That is the first shot to be fired in a campaign that is set to go even further, backed by state officials who believe that new measures must be taken to protect the future value of Rusal from the damage Deripaska’s reputation does to the company.
Today’s vote outcome also embarrasses the Deripaska cheer-squad at the Financial Times and Bloomberg. According to Catherine Belton of the FT, who reported less than 48 hours before the balloting: “foreign institutional investors will play a key role for the first time in deciding the result of a shareholder battle for one of Russia’s biggest companies.” Belton claimed the outcome of their vote “is too close to call.” The only institutional investors the FT could find claimed they were voting for a spill of the current board and for the election of a new one.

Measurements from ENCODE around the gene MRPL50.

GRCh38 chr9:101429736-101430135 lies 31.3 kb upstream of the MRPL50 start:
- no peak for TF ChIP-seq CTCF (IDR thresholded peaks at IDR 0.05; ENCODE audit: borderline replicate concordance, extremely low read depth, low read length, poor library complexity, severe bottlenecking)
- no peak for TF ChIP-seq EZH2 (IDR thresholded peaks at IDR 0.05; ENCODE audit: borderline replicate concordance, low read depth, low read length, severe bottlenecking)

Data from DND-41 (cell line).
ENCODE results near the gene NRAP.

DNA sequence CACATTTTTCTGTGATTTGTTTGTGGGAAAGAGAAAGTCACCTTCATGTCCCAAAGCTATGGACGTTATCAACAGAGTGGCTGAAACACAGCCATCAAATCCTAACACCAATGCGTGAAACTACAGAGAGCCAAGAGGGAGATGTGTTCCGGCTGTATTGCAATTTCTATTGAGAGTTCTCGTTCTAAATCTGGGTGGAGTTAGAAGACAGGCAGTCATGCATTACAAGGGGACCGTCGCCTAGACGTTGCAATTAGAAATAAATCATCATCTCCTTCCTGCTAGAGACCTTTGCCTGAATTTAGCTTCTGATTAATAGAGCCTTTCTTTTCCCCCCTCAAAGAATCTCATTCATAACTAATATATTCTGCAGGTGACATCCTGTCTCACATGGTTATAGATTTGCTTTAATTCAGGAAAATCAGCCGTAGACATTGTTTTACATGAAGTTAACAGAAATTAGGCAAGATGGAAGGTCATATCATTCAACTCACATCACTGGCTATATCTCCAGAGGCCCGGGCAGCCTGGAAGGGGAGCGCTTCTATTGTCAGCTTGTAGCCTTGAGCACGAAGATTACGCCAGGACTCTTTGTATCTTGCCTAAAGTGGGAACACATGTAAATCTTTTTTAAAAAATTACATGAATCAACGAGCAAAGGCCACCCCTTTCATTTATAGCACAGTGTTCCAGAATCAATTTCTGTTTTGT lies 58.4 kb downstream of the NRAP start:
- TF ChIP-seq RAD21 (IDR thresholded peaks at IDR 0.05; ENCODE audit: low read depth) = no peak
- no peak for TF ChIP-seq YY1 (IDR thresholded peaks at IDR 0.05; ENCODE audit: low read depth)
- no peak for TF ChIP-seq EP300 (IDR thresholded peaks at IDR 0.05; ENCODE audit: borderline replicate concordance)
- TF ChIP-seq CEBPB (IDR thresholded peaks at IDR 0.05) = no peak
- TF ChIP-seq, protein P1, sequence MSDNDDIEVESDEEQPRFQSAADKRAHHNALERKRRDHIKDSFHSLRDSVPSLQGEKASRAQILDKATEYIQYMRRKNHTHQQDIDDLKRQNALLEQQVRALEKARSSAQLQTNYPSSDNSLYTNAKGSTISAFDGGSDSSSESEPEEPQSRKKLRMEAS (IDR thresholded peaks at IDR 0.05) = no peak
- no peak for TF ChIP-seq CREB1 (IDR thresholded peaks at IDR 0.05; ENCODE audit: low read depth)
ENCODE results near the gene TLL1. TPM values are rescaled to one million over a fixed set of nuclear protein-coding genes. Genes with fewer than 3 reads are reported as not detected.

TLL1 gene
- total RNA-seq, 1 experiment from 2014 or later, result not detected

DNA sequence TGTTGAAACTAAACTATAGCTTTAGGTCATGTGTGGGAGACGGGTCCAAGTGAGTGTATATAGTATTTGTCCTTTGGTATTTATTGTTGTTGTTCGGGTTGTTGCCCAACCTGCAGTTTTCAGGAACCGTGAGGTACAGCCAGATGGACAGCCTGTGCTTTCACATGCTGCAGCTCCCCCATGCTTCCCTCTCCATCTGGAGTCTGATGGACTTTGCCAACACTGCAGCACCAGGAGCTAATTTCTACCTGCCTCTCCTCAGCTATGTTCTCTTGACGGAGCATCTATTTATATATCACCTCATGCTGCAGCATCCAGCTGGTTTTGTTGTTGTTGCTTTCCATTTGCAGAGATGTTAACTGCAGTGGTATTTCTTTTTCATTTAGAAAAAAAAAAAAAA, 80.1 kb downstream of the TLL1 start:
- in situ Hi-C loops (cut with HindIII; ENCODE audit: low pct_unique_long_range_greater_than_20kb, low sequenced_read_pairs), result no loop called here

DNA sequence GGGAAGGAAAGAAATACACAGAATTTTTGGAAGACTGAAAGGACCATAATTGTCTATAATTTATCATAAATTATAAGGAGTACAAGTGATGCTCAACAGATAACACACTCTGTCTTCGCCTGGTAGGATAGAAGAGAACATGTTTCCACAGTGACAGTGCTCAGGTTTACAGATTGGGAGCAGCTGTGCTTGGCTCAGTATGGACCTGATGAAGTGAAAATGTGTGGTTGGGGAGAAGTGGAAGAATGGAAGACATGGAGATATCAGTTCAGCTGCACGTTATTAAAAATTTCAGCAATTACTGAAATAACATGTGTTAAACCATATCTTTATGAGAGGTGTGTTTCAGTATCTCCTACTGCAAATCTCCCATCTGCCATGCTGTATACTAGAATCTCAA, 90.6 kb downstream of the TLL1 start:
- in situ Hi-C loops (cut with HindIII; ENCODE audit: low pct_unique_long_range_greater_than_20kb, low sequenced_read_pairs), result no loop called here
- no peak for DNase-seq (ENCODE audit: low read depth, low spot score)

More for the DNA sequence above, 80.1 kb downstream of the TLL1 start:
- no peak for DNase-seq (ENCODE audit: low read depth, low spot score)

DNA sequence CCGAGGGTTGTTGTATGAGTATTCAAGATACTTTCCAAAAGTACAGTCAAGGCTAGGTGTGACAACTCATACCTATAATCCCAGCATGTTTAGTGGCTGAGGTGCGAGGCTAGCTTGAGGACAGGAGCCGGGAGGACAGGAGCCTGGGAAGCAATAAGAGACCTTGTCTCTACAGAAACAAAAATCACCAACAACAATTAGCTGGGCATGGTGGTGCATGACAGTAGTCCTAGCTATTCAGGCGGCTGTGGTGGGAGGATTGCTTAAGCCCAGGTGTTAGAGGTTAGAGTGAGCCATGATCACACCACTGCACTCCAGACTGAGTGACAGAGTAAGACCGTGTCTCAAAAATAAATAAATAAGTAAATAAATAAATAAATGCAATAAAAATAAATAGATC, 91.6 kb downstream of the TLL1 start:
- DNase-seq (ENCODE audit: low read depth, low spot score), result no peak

Reuters, which has been punished by Rusal for taking an more independent line than Bloomberg, reported ahead of today’s ballot that “Deripaska looks unlikely to convince enough minority investors to join his cause at a shareholders’ meeting Thursday, according to nine out of 12 analysts polled by Reuters.”
Back in the dark of the Cyclops’cave for Homer’s wind-up, here’s how the blinded Polyphemus admits to misjudging his adversary, and tries wheedling Odysseus into returning: “I always thought that the man who came would be tall and handsome, visibly clothed with heroic strength; instead, it has been a puny and strengthless and despicable man who had taken my sight away from me after overpowering me with wine. But come, Odysseus, return to me; let me set before you the presents that befit a guest… So he spoke, but I [Odysseus] answered thus : `Would that I were assured as firmly that I could rob you of life and being and send you down to Hades’ house as I am assured that no one shall heal that eye of yours, not the Earthshaker himself.”